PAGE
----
Collaborative Law Processes for Dispute Resolution

Collaborative processes are approaches of resolving disputes in which the parties and their lawyers agree to work toward resolution without going to court and without litigation. Each process begins with this commitment by the parties and their lawyers not to litigate. Instead, they use streamlined and efficient methods which, from the outset, intentionally focus on settlement by design. The parties and lawyers accomplish this through a series of “four-way” or collaborative meetings, in which all the substantive negotiations take place. The meetings address at least five key tasks, each building on the previous one:

  1. Discussion and agreement upon the rules of the collaborative process used;
  2. Voluntary and open sharing and exchange of all relevant information;
  3. Identifying interests and goals of the parties;
  4. Developing options for resolution, using neutral experts when appropriate;
  5. Determining the terms of the resolution and reducing them to a settlement agreement.

Collaborative processes are confidential, and allow the parties and their lawyers to concentrate their efforts on satisfying their interests as well as those of the other party. The focus of the four-way collaborative meetings, the pace of the process, the developing of options, the use of neutral experts, the decisions as to how to best achieve resolution, and the final determination of the terms of settlement are all in the control of the clients. Lawyers partner with their clients, advise their clients, advocate on their behalf and help to facilitate the process of resolution.

Collaborative Law:
Different from Litigation or Arbitration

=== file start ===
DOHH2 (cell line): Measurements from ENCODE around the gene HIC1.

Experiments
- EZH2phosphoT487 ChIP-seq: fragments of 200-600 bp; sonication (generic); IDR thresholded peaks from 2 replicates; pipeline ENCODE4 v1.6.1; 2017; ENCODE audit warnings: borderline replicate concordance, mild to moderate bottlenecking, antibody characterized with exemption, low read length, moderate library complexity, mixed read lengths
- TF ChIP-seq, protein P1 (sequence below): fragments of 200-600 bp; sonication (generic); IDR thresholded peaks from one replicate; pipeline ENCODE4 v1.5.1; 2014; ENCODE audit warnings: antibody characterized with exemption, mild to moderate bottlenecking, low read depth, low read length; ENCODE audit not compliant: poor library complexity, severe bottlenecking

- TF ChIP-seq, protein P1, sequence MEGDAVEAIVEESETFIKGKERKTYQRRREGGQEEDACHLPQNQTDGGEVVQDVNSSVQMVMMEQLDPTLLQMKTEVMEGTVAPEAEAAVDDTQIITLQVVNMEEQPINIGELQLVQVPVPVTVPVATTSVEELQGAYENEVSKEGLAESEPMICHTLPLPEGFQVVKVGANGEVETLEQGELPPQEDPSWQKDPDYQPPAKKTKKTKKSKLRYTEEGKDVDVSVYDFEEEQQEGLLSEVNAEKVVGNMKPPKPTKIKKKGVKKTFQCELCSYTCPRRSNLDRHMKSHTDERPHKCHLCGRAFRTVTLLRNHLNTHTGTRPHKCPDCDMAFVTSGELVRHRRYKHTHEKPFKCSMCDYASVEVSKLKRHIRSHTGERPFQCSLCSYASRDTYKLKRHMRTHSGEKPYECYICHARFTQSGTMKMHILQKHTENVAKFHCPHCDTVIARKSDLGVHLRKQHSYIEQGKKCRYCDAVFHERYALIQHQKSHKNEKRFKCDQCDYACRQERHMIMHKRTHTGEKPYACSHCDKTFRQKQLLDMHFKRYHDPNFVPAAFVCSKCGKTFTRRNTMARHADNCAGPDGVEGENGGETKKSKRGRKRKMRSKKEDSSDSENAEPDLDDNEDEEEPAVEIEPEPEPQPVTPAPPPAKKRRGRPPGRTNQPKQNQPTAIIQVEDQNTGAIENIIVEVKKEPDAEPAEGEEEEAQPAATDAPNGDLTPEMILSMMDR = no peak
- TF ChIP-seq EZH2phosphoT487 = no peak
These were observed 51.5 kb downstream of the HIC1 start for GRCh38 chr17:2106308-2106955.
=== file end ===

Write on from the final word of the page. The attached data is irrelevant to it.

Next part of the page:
The strategic approach of a collaborative process is different from litigation or arbitration, both of which are adversarial, position-based processes designed to work toward a trial or a hearing. In arbitration and litigation, the parties relinquish their decision-making into the hands of a third party – either an arbitrator, a judge or a jury. Then, each party, represented by its attorney, embarks on a positional, adversarial process designed to convince the third party decision-maker in a trial or hearing that the party is right, and consequently the other party is wrong. The determination of an arbitrator is binding. While the determinations of judges and juries are appealable, they are ultimately decided by a higher appellate court.

Both the parties and their lawyers in collaborative processes commit to an approach of settlement negotiation from the outset, as their stated intention. As such, they are freed from focusing on preparing for a trial. They treat the voluntary exchange of all relevant information as useful and valuable to all parties. Experts in collaborative processes are neutral and independent resources for the benefit and use of all parties and for the process as a whole. The re-alignment of the parties’ intention to focusing on resolution, the different view and use of information, the liberating of the experts to truly be neutral, independent providers of expert information, and the sovereignty of the clients all serve to diffuse the hostile and adversarial nature of the dispute and create an environment where good resolutions are inevitable.

Collaborative Processes:
Faster and More Cost-effective Than Litigation or Arbitration

Because they are clearly focused on resolution, collaborative processes will almost always be faster, more cost-effective and streamlined vehicles than the more cumbersome litigation or arbitration. Because they focus on the interests of parties rather than their positions, they also help to preserve important relationships between parties in the dispute and prevent the emotional damage and drain on resources that comes with the adversarial, zero-sum game approaches of litigation and arbitration. And because they are not restricted by a rigid civil procedure, they provide a structure that fosters more creativity and latitude in developing options that are tailored to the parties and their needs.

Collaborative processes are conflict resolution advocacy at its very best. At all times, clients are represented by counsel who both advocate for their clients’ rights as well as negotiate to reach a resolution that satisfies their clients’ interests. Clients and lawyers operate in a process that allows them to be creative in their development of options and tailor solutions that best fits the clients’ circumstances and needs.